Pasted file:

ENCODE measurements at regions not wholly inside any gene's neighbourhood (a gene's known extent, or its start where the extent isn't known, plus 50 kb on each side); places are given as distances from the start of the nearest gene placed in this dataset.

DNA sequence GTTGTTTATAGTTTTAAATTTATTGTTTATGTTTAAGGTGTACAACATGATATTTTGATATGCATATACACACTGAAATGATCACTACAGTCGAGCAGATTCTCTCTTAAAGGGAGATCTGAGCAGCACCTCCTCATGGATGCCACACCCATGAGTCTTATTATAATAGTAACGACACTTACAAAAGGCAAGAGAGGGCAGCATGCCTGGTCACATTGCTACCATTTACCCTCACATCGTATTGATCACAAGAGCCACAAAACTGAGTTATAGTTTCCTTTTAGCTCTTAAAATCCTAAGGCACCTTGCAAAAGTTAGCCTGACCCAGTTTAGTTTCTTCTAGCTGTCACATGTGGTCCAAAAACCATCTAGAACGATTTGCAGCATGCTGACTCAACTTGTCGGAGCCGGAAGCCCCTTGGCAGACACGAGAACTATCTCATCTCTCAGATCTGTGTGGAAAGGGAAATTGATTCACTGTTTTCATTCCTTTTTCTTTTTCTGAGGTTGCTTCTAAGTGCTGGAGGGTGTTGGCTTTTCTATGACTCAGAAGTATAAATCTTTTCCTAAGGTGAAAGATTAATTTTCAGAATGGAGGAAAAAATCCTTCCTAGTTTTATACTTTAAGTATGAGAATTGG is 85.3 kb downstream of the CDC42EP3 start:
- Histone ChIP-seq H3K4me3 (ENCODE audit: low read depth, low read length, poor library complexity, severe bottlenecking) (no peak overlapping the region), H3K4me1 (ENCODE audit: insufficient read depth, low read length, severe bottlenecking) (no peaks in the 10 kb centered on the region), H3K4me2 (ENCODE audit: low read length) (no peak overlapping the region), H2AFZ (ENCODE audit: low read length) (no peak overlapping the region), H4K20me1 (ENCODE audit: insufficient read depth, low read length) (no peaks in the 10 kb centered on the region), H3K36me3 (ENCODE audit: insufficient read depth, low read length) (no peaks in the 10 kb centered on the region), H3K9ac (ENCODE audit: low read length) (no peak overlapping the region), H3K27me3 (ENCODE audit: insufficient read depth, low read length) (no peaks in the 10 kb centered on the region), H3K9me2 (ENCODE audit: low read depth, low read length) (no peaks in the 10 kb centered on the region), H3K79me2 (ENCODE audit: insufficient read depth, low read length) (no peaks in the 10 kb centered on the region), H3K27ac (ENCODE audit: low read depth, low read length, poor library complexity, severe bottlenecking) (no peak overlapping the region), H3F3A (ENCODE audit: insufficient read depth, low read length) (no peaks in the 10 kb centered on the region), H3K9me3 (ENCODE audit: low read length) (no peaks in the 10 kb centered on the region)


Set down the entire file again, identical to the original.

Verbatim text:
ENCODE measurements at regions not wholly inside any gene's neighbourhood (a gene's known extent, or its start where the extent isn't known, plus 50 kb on each side); places are given as distances from the start of the nearest gene placed in this dataset.

DNA sequence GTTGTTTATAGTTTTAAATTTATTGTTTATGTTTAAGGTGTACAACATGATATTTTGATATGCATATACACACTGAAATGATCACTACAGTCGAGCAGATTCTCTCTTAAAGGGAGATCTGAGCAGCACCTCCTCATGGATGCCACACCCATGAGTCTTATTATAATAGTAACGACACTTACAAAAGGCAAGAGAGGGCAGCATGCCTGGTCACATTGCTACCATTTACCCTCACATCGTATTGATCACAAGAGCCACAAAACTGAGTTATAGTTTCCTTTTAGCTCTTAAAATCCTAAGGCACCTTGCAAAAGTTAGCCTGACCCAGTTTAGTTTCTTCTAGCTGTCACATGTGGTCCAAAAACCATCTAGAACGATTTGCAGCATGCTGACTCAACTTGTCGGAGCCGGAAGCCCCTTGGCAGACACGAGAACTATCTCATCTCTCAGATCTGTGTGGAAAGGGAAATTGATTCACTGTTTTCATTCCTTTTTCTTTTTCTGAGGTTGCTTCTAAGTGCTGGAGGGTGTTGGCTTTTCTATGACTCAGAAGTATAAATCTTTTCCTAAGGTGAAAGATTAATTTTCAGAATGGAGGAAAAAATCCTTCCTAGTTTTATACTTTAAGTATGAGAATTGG is 85.3 kb downstream of the CDC42EP3 start:
- Histone ChIP-seq H3K4me3 (ENCODE audit: low read depth, low read length, poor library complexity, severe bottlenecking) (no peak overlapping the region), H3K4me1 (ENCODE audit: insufficient read depth, low read length, severe bottlenecking) (no peaks in the 10 kb centered on the region), H3K4me2 (ENCODE audit: low read length) (no peak overlapping the region), H2AFZ (ENCODE audit: low read length) (no peak overlapping the region), H4K20me1 (ENCODE audit: insufficient read depth, low read length) (no peaks in the 10 kb centered on the region), H3K36me3 (ENCODE audit: insufficient read depth, low read length) (no peaks in the 10 kb centered on the region), H3K9ac (ENCODE audit: low read length) (no peak overlapping the region), H3K27me3 (ENCODE audit: insufficient read depth, low read length) (no peaks in the 10 kb centered on the region), H3K9me2 (ENCODE audit: low read depth, low read length) (no peaks in the 10 kb centered on the region), H3K79me2 (ENCODE audit: insufficient read depth, low read length) (no peaks in the 10 kb centered on the region), H3K27ac (ENCODE audit: low read depth, low read length, poor library complexity, severe bottlenecking) (no peak overlapping the region), H3F3A (ENCODE audit: insufficient read depth, low read length) (no peaks in the 10 kb centered on the region), H3K9me3 (ENCODE audit: low read length) (no peaks in the 10 kb centered on the region)